Today I saw a picture in someone's windows "Always Exceed Everyone's Expectations". My initial reaction was that was a quick way to burnout - trying to always exceed expectations sounds like running on a treadmill that gets faster and faster. But another way to look at it is to set lower expectations and only commit when you can confidently deliver. In another expression "underpromise and overdeliver".

Consistently delivering what you promise to customers is the way to build trust and loyalty. Going a little bit further and throwing in something extra is a good way to quickly impress customers and set yourself apart. It's not about being substantially more or devaluing, but adding small complements that your competitors don't.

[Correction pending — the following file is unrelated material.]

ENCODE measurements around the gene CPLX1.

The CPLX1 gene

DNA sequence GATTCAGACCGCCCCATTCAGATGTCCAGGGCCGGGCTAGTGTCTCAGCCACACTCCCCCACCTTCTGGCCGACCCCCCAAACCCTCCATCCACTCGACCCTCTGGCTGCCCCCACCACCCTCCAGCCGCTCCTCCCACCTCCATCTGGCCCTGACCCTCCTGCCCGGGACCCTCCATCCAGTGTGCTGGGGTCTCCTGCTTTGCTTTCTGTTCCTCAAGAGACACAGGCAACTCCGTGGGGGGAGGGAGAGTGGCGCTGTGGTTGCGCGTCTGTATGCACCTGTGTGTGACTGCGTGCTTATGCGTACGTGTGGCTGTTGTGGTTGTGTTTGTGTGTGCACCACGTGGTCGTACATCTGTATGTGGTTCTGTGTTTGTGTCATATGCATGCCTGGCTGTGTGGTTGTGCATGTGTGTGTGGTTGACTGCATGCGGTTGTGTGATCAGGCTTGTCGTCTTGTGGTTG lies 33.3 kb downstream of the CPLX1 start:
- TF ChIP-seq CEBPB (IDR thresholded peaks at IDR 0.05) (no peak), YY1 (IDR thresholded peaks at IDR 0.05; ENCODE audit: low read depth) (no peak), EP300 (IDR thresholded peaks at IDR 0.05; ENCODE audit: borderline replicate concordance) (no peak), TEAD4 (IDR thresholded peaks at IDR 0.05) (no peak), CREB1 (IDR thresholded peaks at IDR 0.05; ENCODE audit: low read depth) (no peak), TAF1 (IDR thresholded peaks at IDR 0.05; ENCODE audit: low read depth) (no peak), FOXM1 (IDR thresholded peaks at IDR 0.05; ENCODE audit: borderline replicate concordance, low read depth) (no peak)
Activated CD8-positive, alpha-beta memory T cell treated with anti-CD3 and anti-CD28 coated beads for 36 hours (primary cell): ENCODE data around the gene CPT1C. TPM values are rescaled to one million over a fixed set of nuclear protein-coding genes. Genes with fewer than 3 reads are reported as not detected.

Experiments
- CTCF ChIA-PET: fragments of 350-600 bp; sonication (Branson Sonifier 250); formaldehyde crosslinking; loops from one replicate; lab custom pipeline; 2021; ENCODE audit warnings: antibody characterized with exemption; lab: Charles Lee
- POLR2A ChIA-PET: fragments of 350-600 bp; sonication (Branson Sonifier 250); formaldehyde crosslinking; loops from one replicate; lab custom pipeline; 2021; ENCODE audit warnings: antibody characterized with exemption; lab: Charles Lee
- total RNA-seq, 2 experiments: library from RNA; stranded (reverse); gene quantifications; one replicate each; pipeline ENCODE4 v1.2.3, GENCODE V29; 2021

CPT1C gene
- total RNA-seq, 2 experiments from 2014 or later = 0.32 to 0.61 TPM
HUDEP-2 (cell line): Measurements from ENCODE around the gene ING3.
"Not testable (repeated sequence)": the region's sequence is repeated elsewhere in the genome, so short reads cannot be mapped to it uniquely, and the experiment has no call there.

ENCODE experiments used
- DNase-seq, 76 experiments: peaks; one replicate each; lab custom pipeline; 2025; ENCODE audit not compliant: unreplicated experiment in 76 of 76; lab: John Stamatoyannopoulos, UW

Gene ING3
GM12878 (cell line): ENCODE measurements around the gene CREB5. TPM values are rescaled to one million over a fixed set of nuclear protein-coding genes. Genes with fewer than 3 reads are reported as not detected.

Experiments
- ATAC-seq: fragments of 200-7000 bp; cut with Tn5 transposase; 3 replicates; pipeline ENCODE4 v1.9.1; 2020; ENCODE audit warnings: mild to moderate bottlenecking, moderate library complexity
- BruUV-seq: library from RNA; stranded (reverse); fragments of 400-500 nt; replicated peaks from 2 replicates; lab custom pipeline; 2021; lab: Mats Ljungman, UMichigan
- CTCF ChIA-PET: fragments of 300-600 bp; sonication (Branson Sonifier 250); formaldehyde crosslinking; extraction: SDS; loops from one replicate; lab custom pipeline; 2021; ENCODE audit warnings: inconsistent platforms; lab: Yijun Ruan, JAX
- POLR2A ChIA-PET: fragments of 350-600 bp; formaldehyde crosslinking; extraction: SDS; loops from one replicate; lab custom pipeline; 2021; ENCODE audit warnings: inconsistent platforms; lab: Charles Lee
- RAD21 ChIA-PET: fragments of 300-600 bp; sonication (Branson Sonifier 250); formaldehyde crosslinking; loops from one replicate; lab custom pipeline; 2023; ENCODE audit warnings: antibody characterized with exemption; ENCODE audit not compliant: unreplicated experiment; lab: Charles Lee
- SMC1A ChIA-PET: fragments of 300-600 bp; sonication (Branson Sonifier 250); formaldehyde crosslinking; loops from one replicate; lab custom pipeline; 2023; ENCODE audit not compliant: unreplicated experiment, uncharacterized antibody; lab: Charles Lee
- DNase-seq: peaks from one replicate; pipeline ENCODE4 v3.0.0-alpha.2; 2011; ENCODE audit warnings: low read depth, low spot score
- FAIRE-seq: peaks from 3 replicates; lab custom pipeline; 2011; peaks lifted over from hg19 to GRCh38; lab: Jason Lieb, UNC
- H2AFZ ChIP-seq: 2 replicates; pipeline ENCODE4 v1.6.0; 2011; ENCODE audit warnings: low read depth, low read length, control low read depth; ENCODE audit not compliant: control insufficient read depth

It can be as small as putting a bookmark in with a delivery of a book. Maybe it's customising a client deliverable in colours that resonate with the company's brand. Or a virtual course can be packaged with additional materials and content.

Of course there's no value in this if you don't deliver what is actually expected. Project estimation is hard, so a lot of that is around being conservative in your estimates and regularly updating stakeholders to temper their expectations. A part of this is ruthlessly prioritising and only agreeing to work that you can do without stretching yourself too thin.

So exceed everyone's expectations, but make sure it's managable by setting reasonable expectations and only agreeing to the work that will really progress your goals.